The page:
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Office of Strategic Services

Definition/Scope: The Office of Strategic Services (OSS) was a United States intelligence agency formed during World War II. It was the wartime intelligence agency and was the predecessor to the Central Intelligence Agency. Prior to the formation of the OSS (the counterpart of the British Secret Intelligence Service and Special Operations Executive), American intelligence had been conducted on an ad-hoc basis by the various departments of the executive branch, including State, Treasury, Navy and War. They had no overall direction, coordination, or control. The Army and the Navy had separate code-breaking departments (Signals Intelligence Service and OP-20-G) that not only competed, but refused to share break-throughs. Also, the original code-breaking operation of the State Department, MI-8, run by Herbert Yardley, had been shut down in 1929 by Secretary of State Henry Stimson, deeming it an inappropriate function for the diplomatic arm, because "gentlemen don't read each other's mail". President Franklin D. Roosevelt was concerned about American intelligence deficiencies. On the suggestion of Canadian spymaster William Stephenson, the senior representative of British intelligence in the western hemisphere, Roosevelt requested William J. Donovan, a World War I veteran, Medal of Honor recipient, New York lawyer, and former Republican candidate for Governor of New York, to draft a plan for an intelligence service. Donovan was employed to evaluate the global military position in order to offer suggestions concerning American intelligence requirements because the US did not have a central intelligence agency. After submitting his work, "Memorandum of Establishment of Service of Strategic Information," Gen. Donovan was appointed as the "Co-ordinator of Information" in July, 1941. The Office of Strategic Services was established by a presidential military order issued by Roosevelt on June 13, 1942, to collect and analyze strategic information required by the Joint Chiefs of Staff and to conduct special operations not assigned to other agencies. During the War, the OSS supplied policy makers with facts and estimates, but the OSS never had jurisdiction over all foreign intelligence activities—the FBI was responsible for intelligence work in Latin America, and the military guarded their areas of responsibility.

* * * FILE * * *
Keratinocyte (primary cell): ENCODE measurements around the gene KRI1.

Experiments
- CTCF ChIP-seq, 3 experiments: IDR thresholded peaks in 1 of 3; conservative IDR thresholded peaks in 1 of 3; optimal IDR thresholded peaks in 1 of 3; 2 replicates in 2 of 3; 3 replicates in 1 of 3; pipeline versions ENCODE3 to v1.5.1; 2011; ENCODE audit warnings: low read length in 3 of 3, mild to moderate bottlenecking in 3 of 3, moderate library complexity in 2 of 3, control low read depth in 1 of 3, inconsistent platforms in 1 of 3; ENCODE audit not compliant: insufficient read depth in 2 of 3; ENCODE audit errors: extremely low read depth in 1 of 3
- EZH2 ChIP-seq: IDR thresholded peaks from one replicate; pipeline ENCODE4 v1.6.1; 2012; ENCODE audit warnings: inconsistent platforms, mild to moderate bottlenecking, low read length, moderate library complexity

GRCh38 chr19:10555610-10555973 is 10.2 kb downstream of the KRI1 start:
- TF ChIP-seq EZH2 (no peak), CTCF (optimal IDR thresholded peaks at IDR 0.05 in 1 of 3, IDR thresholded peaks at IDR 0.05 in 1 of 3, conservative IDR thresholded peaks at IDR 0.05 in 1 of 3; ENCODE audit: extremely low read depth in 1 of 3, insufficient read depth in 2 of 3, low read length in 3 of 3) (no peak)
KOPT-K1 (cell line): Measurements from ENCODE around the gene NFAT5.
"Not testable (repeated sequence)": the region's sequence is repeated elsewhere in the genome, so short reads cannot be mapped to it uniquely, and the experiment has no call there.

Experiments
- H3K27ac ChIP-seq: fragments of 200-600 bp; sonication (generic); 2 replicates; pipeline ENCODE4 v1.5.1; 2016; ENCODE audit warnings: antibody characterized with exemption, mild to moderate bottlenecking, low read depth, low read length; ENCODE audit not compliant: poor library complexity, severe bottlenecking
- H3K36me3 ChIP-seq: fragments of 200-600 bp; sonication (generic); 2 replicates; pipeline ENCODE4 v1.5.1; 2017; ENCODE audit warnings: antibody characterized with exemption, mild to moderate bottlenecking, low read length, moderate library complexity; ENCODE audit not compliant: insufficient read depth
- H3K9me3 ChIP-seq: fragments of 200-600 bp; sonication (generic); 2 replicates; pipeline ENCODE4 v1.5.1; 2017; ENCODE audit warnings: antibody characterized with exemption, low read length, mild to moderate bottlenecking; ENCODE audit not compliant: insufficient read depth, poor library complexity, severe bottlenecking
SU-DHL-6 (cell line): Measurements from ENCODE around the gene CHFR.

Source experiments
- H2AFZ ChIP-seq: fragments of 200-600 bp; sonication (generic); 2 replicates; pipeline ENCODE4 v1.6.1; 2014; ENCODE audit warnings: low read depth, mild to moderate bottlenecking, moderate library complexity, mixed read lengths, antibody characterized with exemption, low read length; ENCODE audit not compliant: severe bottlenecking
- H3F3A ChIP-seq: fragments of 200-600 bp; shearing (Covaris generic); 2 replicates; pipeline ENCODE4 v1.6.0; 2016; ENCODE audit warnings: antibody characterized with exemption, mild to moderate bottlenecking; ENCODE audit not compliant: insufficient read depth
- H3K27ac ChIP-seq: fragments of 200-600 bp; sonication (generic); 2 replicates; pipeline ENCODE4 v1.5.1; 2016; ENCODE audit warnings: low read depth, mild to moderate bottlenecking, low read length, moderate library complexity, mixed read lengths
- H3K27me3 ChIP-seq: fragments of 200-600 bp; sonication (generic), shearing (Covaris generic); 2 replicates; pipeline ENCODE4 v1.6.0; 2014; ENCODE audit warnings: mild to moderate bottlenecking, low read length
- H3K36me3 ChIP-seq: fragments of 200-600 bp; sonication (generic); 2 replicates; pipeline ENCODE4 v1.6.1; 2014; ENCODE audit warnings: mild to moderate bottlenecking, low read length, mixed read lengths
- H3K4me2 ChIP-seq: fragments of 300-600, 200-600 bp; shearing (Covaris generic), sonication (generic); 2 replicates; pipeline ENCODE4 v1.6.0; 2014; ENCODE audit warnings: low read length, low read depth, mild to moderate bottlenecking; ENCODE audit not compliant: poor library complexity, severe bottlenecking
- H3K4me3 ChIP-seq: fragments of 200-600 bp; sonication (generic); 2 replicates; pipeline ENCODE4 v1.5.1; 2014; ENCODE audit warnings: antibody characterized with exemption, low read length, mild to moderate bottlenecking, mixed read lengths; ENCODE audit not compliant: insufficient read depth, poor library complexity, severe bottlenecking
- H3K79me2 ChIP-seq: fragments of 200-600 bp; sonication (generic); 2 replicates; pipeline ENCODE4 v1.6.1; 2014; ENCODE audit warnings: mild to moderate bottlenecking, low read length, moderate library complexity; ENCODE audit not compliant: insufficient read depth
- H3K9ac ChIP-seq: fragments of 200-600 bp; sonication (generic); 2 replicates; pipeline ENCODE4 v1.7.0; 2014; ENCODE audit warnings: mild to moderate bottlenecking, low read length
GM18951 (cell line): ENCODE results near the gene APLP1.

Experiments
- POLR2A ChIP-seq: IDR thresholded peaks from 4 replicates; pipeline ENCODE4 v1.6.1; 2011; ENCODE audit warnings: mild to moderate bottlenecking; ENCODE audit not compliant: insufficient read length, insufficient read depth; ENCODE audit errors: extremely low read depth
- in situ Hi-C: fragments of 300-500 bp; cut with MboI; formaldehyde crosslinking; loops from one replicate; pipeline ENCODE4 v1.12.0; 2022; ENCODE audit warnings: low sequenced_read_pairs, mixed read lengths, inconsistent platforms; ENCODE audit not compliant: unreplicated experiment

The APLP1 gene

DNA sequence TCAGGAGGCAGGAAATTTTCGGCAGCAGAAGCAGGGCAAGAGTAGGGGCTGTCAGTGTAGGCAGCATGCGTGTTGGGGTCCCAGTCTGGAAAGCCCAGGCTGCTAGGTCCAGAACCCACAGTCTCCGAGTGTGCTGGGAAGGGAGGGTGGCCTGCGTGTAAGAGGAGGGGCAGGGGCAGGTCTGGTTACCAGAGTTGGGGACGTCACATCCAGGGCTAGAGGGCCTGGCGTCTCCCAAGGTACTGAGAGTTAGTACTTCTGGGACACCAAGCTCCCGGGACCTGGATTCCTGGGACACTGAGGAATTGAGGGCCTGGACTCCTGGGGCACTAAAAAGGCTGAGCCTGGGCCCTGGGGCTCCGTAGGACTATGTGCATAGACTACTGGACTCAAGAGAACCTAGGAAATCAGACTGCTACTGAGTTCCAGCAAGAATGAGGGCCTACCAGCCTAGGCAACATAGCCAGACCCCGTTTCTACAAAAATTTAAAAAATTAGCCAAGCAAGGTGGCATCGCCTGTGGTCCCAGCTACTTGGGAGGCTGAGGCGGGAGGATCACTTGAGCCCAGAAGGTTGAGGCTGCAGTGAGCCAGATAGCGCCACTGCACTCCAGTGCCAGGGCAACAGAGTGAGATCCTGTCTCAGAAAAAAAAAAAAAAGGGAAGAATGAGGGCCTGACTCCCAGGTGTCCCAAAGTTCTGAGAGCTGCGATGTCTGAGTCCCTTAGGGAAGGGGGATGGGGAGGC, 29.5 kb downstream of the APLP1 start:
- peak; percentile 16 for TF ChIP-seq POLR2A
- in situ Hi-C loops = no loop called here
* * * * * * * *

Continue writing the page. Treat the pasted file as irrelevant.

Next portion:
Narrower Terms:

US Army Special Forces Command (Airborne)

Related Terms:

Bureau of Intelligence and Research
Central Intelligence Agency
Department of the Treasury

CALL Homepage >> Thesaurus Last Updated: Sept 17, 2008